There is a 42-year-old mother in Houston who, in her mad longing to be “the perfect woman,” has had eight plastic surgeries, a tummy tuck, a liposuction, a Brazilian butt lift, a nose job, and other vain transfigurations. Claudia Sierra, who perhaps finds motherhood less satisfying than looking in the mirror and being the object of validation on social media, is on a mission to resemble our elegant European first lady, Melania Trump, who, when not reminding American men that feminine women still exist (they’re just not of American stock, for the most part), torments third-wave feminists by being sublimely superior in appearance, manner, and sensibility to their singular wretchedness. Behind Sierra’s idolatry—which, we learn from the media, many women now share—is the familiar human need for esteem, and the idolatry itself is an example of a familiar phenomenon: the need’s perversion.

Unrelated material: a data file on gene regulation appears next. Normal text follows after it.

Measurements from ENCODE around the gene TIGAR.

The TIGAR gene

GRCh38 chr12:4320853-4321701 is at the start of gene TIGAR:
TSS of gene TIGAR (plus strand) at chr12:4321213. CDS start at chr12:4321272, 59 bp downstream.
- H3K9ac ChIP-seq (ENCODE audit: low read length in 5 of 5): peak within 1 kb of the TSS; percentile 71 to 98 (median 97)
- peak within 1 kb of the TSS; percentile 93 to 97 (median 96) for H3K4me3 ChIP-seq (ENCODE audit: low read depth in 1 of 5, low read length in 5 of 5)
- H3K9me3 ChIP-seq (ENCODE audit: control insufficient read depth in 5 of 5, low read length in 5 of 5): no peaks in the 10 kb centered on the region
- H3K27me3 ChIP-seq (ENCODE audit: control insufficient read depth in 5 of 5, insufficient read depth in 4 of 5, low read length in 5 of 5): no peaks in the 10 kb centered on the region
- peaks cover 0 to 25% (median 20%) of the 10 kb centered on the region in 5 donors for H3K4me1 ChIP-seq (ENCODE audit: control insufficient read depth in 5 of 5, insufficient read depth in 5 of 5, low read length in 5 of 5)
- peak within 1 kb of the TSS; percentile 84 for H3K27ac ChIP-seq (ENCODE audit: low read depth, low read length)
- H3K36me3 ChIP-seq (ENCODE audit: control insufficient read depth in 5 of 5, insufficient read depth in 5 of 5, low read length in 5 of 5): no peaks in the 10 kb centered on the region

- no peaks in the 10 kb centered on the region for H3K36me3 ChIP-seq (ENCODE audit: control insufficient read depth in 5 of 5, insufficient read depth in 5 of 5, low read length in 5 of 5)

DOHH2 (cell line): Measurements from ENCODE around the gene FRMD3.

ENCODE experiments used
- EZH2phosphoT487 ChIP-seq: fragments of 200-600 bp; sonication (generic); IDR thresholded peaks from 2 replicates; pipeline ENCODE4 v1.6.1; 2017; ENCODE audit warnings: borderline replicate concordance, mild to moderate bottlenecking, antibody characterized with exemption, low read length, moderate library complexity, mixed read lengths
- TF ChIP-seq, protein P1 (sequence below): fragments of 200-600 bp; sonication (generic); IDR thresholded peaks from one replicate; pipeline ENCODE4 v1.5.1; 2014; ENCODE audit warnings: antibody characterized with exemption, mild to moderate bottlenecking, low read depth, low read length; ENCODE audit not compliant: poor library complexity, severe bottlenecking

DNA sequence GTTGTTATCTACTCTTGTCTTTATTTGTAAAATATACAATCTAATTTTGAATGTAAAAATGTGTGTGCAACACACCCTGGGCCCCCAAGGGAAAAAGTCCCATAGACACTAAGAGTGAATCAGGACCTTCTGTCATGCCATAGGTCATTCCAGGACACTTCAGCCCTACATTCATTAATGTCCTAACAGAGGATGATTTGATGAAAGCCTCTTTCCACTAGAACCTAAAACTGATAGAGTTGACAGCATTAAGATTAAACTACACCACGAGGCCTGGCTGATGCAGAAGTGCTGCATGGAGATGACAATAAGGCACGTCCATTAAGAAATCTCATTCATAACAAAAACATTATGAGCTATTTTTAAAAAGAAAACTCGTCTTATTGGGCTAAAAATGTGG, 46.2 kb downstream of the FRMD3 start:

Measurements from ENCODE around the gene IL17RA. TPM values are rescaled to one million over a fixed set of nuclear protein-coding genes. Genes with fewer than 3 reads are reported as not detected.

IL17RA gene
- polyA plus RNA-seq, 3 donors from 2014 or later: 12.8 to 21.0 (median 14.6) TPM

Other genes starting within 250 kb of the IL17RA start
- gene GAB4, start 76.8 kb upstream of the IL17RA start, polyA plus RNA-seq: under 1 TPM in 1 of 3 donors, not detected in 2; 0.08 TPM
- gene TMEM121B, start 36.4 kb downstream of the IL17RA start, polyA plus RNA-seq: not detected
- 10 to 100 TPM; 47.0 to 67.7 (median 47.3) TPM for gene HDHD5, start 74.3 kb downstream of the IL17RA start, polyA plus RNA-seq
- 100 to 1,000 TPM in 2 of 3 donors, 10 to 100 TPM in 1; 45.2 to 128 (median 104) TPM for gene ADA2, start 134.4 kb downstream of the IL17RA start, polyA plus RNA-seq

Nietzsche emphasized the special value of “sounding out idols,” for “there are more idols than realities in the world,” nor is any idolater free. Idols must be overcome, but it’s a hard task since human nature, in John Calvin’s phrase, is “a permanent factory of idols.” This truth the close observer of human affairs can see everywhere. Although intellectuals affect to be wiser than ordinary people, in their behavior most evince an idolatry that is rather amusing in view of their defining mental pride. It is not so much value that matters in the world as its appearance. Intellectuals, who are mostly dull pretenders in whom the only exceptional thing is unjustified pride, attach themselves to false value like mosquitoes in June. The poetry reading, the art gallery, the academic conference, all abound with posers, kowtowers, name-droppers, networkers, and other food for satirists. In graduate school at the University of Maine, I was moved to laughter by the spectacle of Steven Evans, a feminist best known for their opposition to “patriarchal poetry,” and the postmodern would-be novelist and garage-rock star David Kress, because such men seemed to care more about making “friends” of certain brand-name visiting writers than literature itself. I trust, however, that the newly appointed Stephen King Chair will use her expertise in women’s studies and feminist theory to enable the English Department to be successful at keeping up with Hamward, Dearthmount, and the rest of the Itchy League, without whose witch-hunt virtue democracy would surely die in darkness.